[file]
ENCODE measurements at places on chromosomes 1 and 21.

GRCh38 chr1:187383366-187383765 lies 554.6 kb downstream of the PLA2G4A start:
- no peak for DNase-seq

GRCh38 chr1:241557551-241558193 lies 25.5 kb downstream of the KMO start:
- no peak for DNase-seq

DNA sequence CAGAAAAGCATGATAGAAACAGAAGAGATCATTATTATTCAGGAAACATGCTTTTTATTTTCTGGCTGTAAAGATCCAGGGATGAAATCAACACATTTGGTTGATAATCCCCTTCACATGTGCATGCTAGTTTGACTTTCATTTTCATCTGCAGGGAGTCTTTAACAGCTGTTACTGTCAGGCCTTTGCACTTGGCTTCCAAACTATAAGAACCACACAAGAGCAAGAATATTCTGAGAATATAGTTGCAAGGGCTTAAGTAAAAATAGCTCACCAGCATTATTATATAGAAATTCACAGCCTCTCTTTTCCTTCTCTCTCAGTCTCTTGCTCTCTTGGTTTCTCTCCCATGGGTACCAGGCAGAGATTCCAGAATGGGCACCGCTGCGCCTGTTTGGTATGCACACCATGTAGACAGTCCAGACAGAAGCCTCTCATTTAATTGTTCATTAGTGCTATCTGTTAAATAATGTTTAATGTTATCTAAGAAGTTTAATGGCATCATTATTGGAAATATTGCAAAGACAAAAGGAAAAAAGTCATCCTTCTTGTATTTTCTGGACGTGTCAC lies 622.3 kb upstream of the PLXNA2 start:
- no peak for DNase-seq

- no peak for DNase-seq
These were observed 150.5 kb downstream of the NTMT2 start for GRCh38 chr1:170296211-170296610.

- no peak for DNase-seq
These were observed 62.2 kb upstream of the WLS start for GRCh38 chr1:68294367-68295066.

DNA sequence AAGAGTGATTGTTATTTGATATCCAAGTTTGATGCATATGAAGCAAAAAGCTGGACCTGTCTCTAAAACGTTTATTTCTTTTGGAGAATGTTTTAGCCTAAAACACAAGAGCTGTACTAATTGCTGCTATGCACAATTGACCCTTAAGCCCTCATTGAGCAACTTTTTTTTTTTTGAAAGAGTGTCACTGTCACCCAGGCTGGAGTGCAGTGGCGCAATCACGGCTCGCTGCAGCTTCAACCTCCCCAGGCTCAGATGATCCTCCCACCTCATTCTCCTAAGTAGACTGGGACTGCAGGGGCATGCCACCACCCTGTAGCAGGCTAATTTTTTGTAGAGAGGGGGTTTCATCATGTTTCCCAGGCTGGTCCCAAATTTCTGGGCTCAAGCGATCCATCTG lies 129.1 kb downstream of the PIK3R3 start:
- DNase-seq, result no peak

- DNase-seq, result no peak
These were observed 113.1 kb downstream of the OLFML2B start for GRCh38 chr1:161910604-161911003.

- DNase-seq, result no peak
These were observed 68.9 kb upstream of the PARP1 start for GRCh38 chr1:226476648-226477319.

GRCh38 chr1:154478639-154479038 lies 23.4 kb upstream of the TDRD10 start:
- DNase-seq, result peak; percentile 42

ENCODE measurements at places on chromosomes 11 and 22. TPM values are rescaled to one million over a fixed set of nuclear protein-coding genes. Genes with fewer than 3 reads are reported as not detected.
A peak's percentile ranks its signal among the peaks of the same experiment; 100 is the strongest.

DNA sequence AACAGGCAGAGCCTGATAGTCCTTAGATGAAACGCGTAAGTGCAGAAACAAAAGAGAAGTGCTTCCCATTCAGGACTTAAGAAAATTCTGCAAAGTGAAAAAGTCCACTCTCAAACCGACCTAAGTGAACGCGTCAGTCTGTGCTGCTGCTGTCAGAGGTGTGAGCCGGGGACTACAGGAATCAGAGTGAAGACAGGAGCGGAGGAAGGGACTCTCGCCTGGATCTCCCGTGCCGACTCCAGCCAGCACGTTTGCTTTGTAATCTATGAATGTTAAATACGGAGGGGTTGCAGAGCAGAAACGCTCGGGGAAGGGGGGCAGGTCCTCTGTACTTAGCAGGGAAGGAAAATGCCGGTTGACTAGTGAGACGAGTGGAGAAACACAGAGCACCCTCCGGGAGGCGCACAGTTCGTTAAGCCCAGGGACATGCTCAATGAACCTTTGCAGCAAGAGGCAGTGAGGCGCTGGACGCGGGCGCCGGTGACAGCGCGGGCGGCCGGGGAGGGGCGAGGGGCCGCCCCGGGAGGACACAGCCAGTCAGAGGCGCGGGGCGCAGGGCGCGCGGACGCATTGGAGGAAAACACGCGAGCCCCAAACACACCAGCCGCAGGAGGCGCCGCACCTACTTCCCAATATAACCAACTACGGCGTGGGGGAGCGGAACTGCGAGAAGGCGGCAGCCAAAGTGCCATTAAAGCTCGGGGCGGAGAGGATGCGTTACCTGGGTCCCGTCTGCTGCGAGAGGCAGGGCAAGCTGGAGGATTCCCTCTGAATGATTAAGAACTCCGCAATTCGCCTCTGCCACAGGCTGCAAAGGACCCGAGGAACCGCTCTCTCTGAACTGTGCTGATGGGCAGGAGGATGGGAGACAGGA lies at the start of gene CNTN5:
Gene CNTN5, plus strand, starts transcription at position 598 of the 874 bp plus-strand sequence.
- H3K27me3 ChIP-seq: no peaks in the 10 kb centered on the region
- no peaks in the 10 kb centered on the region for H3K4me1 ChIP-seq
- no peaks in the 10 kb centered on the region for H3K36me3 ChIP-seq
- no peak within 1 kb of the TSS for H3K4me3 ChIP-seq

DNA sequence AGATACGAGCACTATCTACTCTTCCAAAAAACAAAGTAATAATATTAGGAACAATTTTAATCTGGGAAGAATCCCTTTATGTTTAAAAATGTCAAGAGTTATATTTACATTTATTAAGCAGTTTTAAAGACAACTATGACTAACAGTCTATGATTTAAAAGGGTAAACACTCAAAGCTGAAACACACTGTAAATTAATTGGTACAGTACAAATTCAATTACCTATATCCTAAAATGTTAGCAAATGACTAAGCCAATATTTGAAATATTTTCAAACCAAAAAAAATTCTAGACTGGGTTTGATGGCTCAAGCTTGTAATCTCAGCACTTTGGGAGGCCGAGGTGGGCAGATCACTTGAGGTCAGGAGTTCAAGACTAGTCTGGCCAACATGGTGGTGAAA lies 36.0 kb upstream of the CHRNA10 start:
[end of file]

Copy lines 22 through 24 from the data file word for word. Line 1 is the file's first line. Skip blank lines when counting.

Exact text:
DNA sequence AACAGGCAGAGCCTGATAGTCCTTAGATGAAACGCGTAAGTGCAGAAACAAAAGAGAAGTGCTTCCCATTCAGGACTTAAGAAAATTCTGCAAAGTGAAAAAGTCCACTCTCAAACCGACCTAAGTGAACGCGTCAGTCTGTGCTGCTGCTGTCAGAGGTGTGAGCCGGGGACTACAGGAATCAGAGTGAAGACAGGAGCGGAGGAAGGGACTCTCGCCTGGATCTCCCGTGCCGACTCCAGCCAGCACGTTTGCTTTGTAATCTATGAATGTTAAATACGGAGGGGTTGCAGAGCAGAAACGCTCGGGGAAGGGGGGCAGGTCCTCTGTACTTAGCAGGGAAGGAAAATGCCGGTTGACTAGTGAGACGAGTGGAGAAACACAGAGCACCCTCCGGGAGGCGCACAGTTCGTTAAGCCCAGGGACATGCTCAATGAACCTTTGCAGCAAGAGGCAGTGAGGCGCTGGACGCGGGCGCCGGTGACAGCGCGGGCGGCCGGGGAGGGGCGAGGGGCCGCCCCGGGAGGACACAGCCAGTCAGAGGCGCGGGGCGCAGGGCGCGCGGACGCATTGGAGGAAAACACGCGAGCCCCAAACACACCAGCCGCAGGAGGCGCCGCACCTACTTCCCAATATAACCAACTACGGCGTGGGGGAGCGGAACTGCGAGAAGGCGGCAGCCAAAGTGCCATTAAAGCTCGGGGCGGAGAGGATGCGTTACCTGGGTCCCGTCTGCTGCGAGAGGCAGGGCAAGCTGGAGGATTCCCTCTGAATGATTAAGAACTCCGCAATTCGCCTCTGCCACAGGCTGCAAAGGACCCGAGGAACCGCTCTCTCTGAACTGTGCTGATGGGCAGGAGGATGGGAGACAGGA lies at the start of gene CNTN5:
Gene CNTN5, plus strand, starts transcription at position 598 of the 874 bp plus-strand sequence.
- H3K27me3 ChIP-seq: no peaks in the 10 kb centered on the region